Hence the irony of the Clinton candidacy. Liberal activists keep saying that they want a candidate who is pure, speaks from the heart and refuses to "triangulate" on core principles the way Bill Clinton did. But Hillary Clinton is Clintonian in more than just name. On national security in particular, she has been alternating between reflexive anti-Bushism to bouts of outright hawkishness. Desperate to win, Democrats have been willing to overlook that - so far. But such shifting costs her credibility and passion.It's all deeply reminiscent of how John Kerry wound up as the nominee in 2004. Once Howard Dean, the conviction candidate, experienced the political equivalent of spontaneous human combustion, Democrats immediately cast about not for another principled politician but one they deemed electable. Bizarrely, they settled on the left-wing senator from Massachusetts who synthesized Ted Kennedy's politics with Michael Dukakis' charisma while bragging about his service in a war he built a career denouncing.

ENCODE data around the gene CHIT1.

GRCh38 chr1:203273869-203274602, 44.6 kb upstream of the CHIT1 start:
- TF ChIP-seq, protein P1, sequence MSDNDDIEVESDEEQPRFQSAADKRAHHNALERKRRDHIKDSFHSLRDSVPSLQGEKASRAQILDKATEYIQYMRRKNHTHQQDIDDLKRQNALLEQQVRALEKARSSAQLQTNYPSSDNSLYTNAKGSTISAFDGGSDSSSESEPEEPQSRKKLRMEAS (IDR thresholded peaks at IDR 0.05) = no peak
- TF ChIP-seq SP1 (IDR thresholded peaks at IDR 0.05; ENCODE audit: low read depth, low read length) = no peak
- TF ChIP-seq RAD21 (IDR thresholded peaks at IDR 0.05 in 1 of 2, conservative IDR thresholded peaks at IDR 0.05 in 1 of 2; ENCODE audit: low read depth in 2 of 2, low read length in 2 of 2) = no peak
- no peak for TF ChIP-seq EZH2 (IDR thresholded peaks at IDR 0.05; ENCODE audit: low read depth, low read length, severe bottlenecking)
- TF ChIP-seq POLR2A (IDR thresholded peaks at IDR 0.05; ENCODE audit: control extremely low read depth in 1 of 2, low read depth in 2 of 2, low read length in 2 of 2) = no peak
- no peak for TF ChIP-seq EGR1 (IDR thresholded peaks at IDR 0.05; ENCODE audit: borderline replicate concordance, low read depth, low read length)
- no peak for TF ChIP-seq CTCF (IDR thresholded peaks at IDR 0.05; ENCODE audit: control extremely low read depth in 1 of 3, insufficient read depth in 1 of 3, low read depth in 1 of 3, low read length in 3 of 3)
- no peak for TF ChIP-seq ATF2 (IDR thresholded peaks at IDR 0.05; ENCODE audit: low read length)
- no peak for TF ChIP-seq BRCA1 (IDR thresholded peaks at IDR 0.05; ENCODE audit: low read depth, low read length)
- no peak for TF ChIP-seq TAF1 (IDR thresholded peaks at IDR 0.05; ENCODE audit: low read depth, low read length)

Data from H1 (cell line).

If Democrats could get out of their bubble, it might dawn on them that virtually all of their other candidates are better positioned to run as champions of change. Hillary Clinton has shrewdly tried to trim the differences between her and the competition by claiming that any of them would be better than George W. Bush. From a liberal perspective, that's obviously true. But that perspective won't necessarily dominate come next fall, particularly if conditions in Iraq continue to improve.
Is it really so obvious that, say, Rudy Giuliani or Mitt Romney represent "change" less than the ultimate Clinton retread, complete with Bill as "first gentleman"? That's how Democrats are betting right now, and they may be bitterly disappointed - again - when it comes time to collect.